In the news has been yet another router botnet. [Hui Wang] and [RootKiter] of 360Netlab announced their discovery of what they call the “BCMUPnP_Hunter” rootkit. They estimate this botnet to be running on over 100,000 routers worldwide.
There are two elements of this story that I found particularly baffling. First, this botnet infects routers using a vulnerability that was first reported by Defensecode over five years ago, in 2013! The second oddity is the wide range of devices that are vulnerable and are now part of the botnet. Dozens of brands and at least 116 models have been found to be infected.
One of the details of this story hasn’t been reported entirely accurately. The bug is not built into the Broadcom chipset. Unlike Spectre and Meltdown, it’s not actually a hardware fault. Broadcom distributes a Software Development Kit (SDK) that enables device manufacturers like D-Link, TP-Link, and Linksys to quickly develop firmware for routers using Broadcom chips. The vulnerability lies in this code, rather than part of the hardware itself.
UPnP Strikes Again!
The attack vector is the Universal Plug’n’Play (UPnP) protocol. This protocol was first developed by Microsoft for Windows ME. The use case for UPnP is to allow a program on the local network to request an open port for incoming traffic, essentially automating the port forwarding process. Peer to peer traffic like bittorrent, online gaming, and even teleconference applications like Skype require connecting directly to other users. As ISPs began handing out only a single IP address, and NAT routers became more popular, solutions like UPnP were needed to enable these peer to peer applications.
While the idea is a valid one, UPnP has had a storied history full of exploits. In 2013, Rapid7 released a whitepaper looking at UPnP accessible over the internet. They identified over 80 million unique IP addresses that responded to UPnP discovery packets from the internet, and around 20% of those IPs exposed the control port. UPnP is intended for internal network use only, and by definition should not be publicly discoverable. This means that in 2013, 80 million devices were using a broken implementation of UPnP.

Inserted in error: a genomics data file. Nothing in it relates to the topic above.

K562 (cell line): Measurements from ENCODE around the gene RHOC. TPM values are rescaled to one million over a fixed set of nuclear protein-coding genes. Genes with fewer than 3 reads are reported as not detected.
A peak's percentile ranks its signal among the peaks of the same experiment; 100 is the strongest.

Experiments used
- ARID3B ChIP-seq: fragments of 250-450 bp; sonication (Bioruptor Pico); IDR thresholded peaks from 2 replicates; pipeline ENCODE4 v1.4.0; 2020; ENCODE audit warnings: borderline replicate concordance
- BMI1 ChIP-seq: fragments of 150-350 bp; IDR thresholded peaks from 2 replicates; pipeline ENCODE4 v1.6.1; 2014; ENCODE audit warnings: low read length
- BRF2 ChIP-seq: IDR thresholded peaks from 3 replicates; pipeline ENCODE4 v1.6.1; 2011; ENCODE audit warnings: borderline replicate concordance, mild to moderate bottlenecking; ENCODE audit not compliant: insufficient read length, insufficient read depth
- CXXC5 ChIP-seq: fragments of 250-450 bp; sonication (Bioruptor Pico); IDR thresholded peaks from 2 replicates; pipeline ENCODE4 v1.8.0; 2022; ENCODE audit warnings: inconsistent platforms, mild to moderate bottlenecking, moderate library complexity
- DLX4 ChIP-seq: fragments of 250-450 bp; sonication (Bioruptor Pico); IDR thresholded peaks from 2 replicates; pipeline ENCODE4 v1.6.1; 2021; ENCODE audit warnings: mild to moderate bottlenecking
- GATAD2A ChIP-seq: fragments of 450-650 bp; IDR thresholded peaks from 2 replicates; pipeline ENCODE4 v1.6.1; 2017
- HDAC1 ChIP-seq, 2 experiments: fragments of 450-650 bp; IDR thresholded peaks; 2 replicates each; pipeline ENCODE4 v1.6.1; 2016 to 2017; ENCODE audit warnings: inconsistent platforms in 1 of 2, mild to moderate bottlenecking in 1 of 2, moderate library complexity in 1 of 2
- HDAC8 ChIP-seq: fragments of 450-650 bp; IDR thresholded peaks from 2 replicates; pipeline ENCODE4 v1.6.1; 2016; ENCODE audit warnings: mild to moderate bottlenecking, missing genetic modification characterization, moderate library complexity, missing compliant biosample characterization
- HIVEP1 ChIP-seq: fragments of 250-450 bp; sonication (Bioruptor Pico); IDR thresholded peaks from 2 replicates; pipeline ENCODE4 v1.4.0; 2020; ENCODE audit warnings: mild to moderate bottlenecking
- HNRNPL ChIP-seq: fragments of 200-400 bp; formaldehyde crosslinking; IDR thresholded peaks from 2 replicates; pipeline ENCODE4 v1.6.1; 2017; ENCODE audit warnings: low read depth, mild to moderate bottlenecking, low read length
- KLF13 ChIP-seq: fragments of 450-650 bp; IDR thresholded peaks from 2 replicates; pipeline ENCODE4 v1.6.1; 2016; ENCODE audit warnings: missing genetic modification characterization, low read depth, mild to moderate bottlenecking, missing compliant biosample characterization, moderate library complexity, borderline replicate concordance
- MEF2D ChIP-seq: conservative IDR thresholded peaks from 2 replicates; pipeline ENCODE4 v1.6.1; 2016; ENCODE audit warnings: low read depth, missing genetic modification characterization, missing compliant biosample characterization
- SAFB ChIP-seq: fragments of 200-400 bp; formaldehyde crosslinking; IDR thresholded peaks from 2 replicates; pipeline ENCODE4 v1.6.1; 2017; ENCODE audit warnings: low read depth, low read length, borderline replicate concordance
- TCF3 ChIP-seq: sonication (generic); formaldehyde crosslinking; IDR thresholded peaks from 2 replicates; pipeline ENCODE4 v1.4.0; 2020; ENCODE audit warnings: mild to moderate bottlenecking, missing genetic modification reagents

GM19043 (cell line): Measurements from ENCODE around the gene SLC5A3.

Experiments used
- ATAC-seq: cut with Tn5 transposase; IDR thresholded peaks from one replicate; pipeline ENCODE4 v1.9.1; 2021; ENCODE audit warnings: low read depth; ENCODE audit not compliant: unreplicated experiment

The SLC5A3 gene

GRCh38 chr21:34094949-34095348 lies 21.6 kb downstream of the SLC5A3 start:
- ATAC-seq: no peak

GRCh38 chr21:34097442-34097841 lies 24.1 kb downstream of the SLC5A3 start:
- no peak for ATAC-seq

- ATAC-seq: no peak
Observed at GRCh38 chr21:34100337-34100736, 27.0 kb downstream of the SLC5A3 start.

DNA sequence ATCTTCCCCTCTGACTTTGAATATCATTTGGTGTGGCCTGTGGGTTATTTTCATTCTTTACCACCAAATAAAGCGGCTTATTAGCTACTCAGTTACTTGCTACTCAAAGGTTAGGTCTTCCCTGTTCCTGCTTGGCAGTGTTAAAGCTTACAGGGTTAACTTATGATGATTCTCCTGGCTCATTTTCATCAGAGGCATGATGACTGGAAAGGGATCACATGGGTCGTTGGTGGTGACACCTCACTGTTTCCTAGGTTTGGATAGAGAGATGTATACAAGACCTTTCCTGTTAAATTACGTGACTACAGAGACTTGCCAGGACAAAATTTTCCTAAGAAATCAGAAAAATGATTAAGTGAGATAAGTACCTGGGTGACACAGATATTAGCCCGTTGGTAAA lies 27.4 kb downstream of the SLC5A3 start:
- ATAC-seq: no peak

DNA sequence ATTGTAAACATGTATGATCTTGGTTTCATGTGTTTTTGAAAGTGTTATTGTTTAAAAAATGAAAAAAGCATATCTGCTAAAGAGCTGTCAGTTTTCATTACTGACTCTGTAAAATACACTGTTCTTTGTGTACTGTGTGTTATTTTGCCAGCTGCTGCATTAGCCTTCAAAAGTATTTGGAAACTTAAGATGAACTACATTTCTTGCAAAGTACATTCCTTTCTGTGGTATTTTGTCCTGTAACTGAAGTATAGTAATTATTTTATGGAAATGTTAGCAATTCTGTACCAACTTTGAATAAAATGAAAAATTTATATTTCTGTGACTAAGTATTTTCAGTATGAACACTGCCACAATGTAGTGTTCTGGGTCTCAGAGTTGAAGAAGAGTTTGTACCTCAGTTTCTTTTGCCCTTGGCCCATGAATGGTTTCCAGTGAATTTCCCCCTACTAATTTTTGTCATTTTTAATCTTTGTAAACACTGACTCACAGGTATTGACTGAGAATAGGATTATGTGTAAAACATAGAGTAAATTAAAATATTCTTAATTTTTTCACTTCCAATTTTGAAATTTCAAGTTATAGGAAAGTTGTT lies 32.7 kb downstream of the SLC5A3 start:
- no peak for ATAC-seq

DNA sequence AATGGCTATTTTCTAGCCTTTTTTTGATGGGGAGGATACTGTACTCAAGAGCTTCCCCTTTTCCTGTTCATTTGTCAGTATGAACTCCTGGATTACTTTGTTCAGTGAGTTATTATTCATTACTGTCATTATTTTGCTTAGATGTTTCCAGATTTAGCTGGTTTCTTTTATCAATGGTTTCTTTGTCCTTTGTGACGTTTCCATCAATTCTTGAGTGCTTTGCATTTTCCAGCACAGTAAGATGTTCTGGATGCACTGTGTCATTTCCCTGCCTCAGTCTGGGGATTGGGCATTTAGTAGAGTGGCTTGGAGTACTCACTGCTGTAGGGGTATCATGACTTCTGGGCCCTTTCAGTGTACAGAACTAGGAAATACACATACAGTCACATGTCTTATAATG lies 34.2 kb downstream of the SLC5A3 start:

After Years in Hibernation
As to why a botnet is only recently capitalizing on this specific vulnerability, DefenseCode realized how large of an issue this could be, particularly in 2013 when the vulnerability was first announced. At that time, there were estimated to be 15 million vulnerable devices across the internet. DefenseCode delayed releasing the full details of the attack until 2017, when they finally opted to publish the full vulnerability details. Once the proof of concept code was available, it was only a matter of time until someone built the self-propagating worm we’re now seeing.
It’s not too hard to find a copy of Broadcom’s SDK that contained this vulnerable code. That SDK was dated 2007, but based on the Linux kernel from 2003, release 2.4.20. This is one of the outstanding problems in the industry. Rather than working to upstream support for a chipset into the kernel, manufacturers release an SDK based on an old fork of Linux. Because this “works”, there is very little rush to use more recent software, even when there are known vulnerabilities in the old code. This widespread sharing of low quality and dated code leads to situations like this one, where over 100 devices are vulnerable to an attack.
Where To From Here?
Some progress has been made on this front, as chip manufacturers have started working more closely with the upstream kernel developers. Qualcomm Atheros, for example, is working directly with OpenWrt to provide higher quality SDKs. Chipset manufacturers are only part of the solution, as device manufacturers must also release timely firmware updates for their devices.
We do have an alternative to relying on vendor firmware updates, in the form of third-party firmware. OpenWrt is the distribution I’m most familiar with, and seems to be the best of the open source firmware replacements.
Even when an updated firmware is released, many users simply aren’t interested in updating their routers when everything is working. While some manufacturers have tried implementing automatic firmware updates, that process isn’t without problems, either. Notable are the devices that have automatically updated to a “cloud enabled” firmware, which introduces an entirely new class of vulnerabilities.
The problem of software vulnerabilities will probably never fully go away. We can insist that vendors like Broadcom do better with their code, but as users, we have some responsibility for our own security. Occasionally checking for firmware updates, being aware of opened ports, and replacing devices when they no longer maintained are squarely our responsibilities. While this botnet is the result of a badly broken UPnP implementation, it’s ultimately up to you to maintain your own network.